New corporate headquarters, new hotels and new homes means there's big development in Plano.
However, some business owners in East Plano say their side of town is ignored.
"There's not too many businesses opening over here," said Dickey's Barbecue franchise owner Tim Rahman. "I see a lot of businesses closing in this area and going towards [State Highway] 121 because of those big buildings, new roads and tollways. There are so many struggles we're going through right now."
Rahman opened up his Alma Drive location a year ago. He envisioned a busy restaurant, on the outer edge of East Plano, which appealed to a working class crowd for lunch.
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"People are not showing up over here. There's not enough businesses and not enough new development," Rahman said. "I'm really fearful because there's not enough happening on this side of the city."
According to Plano Economic Development, big projects are already happening.
"There are some really exciting things. A lot of things that perhaps don't make as much of a headline that are very important to us and to this community," said Plano Economic Development Executive Director Sally Bane.
Bane said Texas Instruments' Plano campus, acquired by Los Angeles-based Regent Properties, will bring additional businesses to the area.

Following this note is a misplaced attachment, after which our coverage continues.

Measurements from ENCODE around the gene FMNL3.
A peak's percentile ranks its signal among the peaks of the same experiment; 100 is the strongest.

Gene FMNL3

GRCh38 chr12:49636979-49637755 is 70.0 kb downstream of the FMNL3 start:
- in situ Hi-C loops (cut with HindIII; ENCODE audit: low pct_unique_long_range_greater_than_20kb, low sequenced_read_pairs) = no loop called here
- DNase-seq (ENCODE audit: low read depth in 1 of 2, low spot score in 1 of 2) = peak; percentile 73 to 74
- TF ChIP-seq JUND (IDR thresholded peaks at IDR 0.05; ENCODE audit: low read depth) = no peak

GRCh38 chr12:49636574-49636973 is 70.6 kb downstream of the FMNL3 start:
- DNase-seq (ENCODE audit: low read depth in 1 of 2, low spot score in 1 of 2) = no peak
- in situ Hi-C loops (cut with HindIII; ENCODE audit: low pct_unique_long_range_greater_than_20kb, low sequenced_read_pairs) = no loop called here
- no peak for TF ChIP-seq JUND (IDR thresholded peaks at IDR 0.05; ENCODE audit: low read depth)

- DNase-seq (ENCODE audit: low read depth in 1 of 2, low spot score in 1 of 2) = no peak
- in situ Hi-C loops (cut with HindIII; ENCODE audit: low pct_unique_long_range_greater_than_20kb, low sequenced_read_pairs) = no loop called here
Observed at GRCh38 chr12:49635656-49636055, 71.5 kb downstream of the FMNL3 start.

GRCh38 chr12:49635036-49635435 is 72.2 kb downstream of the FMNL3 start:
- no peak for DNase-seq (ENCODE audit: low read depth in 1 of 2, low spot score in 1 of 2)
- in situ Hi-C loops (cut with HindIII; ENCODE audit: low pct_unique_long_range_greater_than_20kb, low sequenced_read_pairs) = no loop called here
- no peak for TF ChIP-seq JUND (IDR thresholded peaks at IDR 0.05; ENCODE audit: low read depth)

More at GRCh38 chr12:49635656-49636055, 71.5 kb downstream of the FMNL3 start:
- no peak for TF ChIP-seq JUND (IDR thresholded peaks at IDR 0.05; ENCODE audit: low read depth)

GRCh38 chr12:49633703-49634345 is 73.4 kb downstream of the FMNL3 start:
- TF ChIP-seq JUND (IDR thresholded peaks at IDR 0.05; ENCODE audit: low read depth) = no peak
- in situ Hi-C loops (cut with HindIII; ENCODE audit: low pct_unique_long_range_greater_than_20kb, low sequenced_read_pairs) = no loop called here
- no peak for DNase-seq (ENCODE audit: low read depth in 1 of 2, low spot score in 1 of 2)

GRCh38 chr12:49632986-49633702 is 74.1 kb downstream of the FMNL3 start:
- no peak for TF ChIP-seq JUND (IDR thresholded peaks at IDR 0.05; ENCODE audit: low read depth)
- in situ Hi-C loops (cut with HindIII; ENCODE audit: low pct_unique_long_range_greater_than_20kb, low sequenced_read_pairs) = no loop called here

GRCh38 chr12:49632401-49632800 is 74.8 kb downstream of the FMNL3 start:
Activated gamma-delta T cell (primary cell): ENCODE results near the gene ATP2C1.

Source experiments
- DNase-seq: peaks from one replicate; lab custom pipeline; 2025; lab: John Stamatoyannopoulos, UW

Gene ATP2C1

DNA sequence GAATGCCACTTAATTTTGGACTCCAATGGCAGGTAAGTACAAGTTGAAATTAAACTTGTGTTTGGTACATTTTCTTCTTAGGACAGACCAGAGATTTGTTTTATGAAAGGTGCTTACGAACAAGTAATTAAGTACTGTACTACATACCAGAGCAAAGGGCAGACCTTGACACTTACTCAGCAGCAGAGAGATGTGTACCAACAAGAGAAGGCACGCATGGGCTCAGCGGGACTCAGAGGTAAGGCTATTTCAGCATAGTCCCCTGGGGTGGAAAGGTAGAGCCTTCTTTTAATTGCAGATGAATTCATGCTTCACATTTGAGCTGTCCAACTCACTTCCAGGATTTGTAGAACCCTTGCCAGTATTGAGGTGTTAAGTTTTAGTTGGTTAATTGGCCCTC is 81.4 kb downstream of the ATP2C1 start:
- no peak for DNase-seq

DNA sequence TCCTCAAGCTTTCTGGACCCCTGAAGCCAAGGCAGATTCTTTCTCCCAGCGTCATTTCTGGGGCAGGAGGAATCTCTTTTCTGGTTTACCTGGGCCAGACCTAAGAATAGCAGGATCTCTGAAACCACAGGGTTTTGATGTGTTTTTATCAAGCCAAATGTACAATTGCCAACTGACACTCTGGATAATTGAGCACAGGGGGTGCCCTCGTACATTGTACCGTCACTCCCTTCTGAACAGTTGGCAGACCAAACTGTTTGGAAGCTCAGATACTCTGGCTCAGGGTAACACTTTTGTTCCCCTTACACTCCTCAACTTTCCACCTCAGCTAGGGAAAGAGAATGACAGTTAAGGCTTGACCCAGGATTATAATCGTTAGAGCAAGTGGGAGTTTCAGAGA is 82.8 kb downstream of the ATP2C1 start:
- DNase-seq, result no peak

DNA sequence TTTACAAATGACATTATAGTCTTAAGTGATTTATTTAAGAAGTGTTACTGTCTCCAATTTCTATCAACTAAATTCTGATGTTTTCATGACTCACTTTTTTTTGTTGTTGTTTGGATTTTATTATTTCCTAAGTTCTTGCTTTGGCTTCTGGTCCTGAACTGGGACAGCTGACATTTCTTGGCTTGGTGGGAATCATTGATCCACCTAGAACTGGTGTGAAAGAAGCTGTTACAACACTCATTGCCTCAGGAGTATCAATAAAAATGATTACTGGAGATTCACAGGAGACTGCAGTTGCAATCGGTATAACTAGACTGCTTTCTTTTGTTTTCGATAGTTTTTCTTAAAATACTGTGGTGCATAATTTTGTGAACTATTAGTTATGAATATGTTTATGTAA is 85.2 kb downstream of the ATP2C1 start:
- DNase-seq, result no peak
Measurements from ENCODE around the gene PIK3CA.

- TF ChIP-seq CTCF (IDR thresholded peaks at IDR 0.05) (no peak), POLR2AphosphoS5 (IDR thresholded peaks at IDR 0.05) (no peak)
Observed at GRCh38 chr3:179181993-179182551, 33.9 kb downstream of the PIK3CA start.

"That's going to provide an amazing opportunity for Plano because those four buildings represent about a million square feet of available space," Bane said.
Bane said her office helps attract and retain primary jobs throughout the city.
"About 40 percent of the business that we do is an attraction to small and midsize companies," Bane said. "[Primary jobs] helps push wealth through the community. If you have a great primary job in your community, they (employees) can go to the restaurant, dry cleaners and the hair dresser. It multiplies money throughout the community."
A mix development along Plano Parkway and Alma Drive is also taking shape.
Heritage Creekside will include apartments, single family homes, office space and a hotel.
"We're absolutely in the business of continuing what is arguably one of the most prosperous times in the community," Bane said.
Rahman hopes it'll provide a big boost.
"Otherwise, we cannot survive," he said.